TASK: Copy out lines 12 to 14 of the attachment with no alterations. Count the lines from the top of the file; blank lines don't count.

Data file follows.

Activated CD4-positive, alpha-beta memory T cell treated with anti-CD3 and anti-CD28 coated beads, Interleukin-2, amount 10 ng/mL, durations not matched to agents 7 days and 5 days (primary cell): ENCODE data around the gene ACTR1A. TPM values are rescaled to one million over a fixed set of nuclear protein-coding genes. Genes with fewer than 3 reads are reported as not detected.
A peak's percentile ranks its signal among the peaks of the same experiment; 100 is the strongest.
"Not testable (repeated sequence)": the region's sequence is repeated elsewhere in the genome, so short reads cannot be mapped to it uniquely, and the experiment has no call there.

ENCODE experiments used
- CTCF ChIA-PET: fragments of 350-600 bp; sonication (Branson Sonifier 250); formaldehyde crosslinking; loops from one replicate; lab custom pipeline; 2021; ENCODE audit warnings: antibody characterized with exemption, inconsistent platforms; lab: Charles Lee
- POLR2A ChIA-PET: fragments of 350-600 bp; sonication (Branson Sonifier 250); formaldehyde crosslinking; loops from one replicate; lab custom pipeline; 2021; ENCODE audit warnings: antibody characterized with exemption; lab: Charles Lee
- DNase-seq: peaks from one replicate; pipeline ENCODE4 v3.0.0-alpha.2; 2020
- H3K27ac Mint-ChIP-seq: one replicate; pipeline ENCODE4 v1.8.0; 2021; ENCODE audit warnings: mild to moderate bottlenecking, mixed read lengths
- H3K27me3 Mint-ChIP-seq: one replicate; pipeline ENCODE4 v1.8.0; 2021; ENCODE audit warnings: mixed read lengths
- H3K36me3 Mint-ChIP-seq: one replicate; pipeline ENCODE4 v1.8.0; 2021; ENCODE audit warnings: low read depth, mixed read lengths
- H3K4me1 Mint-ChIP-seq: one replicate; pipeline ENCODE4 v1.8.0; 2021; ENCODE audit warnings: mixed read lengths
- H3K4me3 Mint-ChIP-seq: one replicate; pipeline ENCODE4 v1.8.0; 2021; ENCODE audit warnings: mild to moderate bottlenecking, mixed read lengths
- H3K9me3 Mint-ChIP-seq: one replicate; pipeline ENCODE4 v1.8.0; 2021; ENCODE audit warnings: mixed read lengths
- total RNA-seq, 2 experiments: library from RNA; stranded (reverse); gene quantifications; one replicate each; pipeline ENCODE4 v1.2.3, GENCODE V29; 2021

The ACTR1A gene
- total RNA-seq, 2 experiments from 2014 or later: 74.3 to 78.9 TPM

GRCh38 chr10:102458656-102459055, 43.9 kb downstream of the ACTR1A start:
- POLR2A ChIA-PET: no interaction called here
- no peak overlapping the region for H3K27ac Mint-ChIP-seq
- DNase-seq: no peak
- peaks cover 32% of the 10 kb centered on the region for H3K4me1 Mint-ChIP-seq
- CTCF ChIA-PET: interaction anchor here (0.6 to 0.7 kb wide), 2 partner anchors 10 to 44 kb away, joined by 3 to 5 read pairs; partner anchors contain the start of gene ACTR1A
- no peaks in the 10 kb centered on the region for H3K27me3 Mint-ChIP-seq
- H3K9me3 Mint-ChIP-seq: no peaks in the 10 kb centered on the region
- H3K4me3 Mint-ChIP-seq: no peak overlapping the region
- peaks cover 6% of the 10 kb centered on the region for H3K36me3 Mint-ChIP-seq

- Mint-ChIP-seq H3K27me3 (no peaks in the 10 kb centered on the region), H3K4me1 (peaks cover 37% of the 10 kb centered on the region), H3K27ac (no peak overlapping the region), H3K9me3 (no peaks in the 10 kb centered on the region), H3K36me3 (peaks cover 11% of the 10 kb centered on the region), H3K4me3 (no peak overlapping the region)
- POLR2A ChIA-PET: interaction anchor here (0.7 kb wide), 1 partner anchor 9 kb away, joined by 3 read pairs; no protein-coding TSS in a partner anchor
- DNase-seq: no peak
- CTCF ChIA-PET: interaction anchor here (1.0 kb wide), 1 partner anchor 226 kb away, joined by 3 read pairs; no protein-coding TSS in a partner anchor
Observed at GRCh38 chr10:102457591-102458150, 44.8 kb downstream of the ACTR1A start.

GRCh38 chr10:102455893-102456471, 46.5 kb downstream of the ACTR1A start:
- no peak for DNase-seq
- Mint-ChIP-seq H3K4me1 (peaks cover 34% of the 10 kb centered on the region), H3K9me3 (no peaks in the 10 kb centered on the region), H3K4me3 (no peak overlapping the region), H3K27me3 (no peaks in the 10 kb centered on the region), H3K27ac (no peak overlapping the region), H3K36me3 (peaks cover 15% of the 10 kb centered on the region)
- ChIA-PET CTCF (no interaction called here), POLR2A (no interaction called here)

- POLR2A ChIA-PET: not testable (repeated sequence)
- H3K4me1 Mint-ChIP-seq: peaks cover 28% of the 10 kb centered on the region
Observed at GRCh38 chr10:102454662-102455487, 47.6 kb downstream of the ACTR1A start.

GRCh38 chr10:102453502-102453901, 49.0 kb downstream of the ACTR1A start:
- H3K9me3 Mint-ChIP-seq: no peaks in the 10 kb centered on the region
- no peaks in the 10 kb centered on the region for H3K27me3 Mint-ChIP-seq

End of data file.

- H3K4me3 Mint-ChIP-seq: one replicate; pipeline ENCODE4 v1.8.0; 2021; ENCODE audit warnings: mild to moderate bottlenecking, mixed read lengths
- H3K9me3 Mint-ChIP-seq: one replicate; pipeline ENCODE4 v1.8.0; 2021; ENCODE audit warnings: mixed read lengths
- total RNA-seq, 2 experiments: library from RNA; stranded (reverse); gene quantifications; one replicate each; pipeline ENCODE4 v1.2.3, GENCODE V29; 2021